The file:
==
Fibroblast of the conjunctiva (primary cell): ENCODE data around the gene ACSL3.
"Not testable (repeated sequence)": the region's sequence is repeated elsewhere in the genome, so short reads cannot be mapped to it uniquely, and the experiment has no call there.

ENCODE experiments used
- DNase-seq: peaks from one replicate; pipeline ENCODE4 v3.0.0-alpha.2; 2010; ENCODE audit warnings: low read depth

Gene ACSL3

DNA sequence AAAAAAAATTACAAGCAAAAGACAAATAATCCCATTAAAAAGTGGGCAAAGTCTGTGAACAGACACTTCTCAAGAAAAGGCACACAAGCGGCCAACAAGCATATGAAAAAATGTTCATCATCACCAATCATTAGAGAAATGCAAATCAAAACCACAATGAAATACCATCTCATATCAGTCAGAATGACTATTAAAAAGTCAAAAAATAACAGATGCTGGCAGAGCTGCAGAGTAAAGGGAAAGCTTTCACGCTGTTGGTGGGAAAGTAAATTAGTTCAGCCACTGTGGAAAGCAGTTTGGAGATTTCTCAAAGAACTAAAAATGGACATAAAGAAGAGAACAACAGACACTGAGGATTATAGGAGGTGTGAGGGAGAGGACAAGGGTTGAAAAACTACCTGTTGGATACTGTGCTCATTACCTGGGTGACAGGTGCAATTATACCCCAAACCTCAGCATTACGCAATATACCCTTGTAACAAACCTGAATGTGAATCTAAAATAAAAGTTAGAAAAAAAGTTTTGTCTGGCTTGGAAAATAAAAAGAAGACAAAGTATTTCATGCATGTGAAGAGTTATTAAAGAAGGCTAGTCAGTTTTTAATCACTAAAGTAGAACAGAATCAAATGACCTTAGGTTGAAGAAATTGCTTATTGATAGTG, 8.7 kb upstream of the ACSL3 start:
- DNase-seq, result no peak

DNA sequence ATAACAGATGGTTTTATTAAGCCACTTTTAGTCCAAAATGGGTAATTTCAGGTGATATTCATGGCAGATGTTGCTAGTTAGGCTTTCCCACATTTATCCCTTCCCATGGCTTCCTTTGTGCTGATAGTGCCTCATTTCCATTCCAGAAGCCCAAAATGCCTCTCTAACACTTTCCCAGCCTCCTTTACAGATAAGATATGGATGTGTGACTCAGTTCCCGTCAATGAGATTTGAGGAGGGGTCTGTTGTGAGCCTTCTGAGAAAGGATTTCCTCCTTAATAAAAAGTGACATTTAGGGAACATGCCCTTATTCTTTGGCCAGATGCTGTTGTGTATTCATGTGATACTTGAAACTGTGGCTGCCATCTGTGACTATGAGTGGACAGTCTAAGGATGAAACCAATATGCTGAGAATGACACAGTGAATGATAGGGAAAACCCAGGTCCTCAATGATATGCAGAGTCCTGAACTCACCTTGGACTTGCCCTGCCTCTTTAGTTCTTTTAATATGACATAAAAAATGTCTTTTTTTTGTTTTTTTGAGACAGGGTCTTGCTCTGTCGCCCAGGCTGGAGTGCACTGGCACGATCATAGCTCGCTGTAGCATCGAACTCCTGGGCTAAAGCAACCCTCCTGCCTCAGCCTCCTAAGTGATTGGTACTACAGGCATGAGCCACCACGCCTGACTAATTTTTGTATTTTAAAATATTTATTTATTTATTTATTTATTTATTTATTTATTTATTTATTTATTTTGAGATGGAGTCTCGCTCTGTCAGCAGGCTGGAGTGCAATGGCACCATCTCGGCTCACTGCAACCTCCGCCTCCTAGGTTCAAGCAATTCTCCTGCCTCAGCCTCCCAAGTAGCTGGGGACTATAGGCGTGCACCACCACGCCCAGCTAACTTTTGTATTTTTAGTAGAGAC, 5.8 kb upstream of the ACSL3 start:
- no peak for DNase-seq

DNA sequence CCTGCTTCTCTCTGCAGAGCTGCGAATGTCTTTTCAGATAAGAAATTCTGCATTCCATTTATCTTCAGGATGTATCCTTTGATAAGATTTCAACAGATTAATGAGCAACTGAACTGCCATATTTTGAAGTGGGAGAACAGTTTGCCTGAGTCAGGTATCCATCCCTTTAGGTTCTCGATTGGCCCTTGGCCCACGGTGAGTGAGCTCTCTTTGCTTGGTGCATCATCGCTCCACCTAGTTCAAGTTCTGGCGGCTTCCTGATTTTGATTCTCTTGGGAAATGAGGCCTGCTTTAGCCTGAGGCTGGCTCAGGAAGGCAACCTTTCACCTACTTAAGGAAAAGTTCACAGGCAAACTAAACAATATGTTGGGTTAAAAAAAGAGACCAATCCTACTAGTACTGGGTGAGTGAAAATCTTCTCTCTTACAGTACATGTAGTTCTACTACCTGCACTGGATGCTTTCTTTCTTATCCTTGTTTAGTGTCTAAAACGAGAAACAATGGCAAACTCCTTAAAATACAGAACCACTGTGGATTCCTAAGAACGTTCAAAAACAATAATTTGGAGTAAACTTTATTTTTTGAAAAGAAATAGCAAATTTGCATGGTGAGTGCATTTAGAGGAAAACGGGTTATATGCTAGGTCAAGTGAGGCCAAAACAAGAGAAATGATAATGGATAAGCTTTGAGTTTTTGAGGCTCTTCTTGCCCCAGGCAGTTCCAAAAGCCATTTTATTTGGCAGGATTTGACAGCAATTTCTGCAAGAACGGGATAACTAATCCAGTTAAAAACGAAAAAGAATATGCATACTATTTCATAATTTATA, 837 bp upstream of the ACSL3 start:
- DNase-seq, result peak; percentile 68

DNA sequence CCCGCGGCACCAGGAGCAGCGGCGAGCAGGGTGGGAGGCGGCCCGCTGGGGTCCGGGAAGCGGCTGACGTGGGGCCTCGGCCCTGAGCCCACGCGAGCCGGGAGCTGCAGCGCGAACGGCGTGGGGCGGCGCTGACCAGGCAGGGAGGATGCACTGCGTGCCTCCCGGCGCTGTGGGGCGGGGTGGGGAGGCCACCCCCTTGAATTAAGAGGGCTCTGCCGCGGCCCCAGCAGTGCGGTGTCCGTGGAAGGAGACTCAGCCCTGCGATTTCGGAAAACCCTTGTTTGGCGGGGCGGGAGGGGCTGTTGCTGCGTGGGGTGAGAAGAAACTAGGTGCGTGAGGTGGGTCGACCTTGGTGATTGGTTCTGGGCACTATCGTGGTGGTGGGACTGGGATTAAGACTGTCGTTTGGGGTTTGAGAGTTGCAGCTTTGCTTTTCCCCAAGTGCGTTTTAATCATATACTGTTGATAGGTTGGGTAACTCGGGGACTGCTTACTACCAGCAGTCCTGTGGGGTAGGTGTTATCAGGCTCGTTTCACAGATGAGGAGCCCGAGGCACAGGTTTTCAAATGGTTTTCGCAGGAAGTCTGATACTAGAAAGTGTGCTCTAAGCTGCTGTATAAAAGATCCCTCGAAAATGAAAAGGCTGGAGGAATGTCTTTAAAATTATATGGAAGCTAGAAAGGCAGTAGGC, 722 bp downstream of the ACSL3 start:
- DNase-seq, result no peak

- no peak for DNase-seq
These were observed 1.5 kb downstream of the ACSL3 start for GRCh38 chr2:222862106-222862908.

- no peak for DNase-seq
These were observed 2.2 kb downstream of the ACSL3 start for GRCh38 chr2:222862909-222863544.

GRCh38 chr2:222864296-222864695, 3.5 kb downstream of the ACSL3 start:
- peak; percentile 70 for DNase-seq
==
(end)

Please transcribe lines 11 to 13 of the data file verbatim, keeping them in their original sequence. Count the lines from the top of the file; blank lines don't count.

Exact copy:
- DNase-seq, result peak; percentile 68

DNA sequence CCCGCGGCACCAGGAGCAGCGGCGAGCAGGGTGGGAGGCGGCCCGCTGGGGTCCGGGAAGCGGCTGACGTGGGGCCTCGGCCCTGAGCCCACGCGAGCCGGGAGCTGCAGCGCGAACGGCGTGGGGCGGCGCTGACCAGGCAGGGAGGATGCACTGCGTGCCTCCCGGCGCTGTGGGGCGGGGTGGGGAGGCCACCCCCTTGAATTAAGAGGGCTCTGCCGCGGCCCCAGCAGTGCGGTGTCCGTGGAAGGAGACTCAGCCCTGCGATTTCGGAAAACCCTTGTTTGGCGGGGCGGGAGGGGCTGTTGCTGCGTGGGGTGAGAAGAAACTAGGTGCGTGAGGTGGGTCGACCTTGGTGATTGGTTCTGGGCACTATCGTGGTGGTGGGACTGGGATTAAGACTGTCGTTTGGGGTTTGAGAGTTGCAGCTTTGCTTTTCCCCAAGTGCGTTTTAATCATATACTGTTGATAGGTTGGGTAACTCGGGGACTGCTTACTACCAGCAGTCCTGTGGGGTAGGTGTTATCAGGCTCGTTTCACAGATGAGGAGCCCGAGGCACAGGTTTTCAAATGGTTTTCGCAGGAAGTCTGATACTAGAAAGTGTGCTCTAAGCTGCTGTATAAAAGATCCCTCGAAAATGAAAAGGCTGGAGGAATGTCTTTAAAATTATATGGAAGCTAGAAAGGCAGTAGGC, 722 bp downstream of the ACSL3 start:
- DNase-seq, result no peak